In that last general order, in paragraph 131, it was stated that "if the Government does not approve of the parole the paroled officer must return into captivity, &c. " I take it that General Orders, Numbers 100, so far as your authorities are concerned, continued in force at least until it was superseded by subsequent general orders. Before the 3rd of July, 1863, a large number of your officers and men were captured and paroled by our forces in Maryland and elsewhere. Many of the paroles on their face parties were informed of the position which your Government had taken with respect to paroles, and that they entered into the parole knowing that fact and pleading themselves to deliver themselves into our custody if the parole should be refused or ignored by your Government. Others stated that they entered into the parole because they were wounded, knowing if they did not do so they would be carried within our lines to the imminent risk of their lives.
I shall insist that these paroles shall be respected and equivalents given for the officers and men named therein, or that the parties giving them shall be delivered in person at City Point. In doing so I only carry out your own general order in force at the time.
If you object to this it is only another reason why we should meet at an early date to adjust the matters of difference between us.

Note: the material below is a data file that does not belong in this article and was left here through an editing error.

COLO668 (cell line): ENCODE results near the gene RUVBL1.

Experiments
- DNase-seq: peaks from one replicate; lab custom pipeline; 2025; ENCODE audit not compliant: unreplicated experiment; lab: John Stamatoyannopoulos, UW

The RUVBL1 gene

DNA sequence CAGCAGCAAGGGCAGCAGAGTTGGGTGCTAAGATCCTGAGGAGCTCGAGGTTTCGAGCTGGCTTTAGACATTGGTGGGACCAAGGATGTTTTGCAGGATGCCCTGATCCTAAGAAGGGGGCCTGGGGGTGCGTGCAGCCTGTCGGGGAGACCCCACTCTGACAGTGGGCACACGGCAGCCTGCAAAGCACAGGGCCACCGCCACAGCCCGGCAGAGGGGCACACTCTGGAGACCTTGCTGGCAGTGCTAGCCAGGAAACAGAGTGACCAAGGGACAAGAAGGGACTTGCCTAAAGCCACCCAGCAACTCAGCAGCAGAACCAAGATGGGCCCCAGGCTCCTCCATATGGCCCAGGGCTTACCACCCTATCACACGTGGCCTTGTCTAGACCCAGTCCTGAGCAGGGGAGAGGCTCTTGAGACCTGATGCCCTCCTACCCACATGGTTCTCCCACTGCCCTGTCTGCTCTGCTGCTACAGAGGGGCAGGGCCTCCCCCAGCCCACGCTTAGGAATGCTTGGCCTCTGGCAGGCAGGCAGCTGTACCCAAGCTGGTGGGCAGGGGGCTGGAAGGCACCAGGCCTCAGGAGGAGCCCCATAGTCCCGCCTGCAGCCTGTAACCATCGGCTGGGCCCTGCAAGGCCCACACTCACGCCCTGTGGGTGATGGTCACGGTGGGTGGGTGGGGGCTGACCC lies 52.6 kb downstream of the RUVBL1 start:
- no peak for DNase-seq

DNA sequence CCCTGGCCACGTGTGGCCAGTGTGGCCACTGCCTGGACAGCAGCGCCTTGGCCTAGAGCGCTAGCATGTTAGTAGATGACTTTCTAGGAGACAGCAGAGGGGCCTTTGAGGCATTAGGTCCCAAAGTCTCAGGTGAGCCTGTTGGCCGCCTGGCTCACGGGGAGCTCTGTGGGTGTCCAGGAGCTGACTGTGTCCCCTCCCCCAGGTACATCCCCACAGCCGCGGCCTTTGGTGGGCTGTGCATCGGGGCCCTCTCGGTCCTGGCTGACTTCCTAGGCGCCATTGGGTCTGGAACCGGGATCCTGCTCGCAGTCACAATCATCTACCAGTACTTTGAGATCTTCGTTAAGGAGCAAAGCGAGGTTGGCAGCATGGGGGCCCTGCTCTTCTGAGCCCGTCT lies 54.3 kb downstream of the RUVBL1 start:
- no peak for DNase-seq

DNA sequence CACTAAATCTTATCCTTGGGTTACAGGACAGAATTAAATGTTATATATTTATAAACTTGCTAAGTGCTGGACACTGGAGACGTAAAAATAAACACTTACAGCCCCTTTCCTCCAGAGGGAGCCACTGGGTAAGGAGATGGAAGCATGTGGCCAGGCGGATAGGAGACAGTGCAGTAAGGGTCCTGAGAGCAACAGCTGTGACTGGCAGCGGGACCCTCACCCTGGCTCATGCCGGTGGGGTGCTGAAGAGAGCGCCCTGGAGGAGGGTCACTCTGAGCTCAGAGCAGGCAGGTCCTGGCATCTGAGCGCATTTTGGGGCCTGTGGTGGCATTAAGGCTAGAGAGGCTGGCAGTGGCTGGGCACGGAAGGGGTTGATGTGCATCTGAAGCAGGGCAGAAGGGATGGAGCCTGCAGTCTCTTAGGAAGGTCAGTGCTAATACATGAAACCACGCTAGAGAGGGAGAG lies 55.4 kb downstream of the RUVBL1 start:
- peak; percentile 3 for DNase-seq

Respectfully, your obedient servant,
Agent of Exchange.
OFFICE COMMISSIONER FOR EXCHANGE,
Fort Monroe, August 7, 1863.
Respectfully referred to Major General, E. A. Hitchcock.
S. A. MEREDITH,
Brigadier-General and Commissioner for Exchange.
CONFEDERATE STATES OF AMERICA, WAR DEPARTMENT,
Richmond, August 5, 1863.
Brigadier General S. A. MEREDITH, Agent of Exchange:
SIR: On the 18th of July last I addressed two communications to Lieutenant Colonel William H. Ludlow in relation to Captain R. W. Baylor, Lee A. Dunn, Captain Compton, Major Armies, Lieutenant Davis, Captain William F. Gordon, and Captain Camp. I have received your letter of the 4th instant to those communications. May I request of you the favor the read over those communications and ask yourself whether the reply is a frank one. Has one substantial inquiry that I made been answered? I have had occasion frequently heretofore to complain that no notice was taken of my inquiries. This sort of notice, however, is little better than silence. If your inquiries of me and mine of your are not fully and frankly answered it is useless for us to write. If a response cannot be given to the inquiry why cannot at least that be said. I again request that an answer be given to my inquiries of the 18th ultimo.
You have given no reply to my communication of the 1st instant in relation to the confinement of General John H. Morgan and his officers; none respecting my proposition of the same date concerning the officers and crews of vessels who are held in confinement, and more to my letter about the immediate and unconditional release of non-combatants.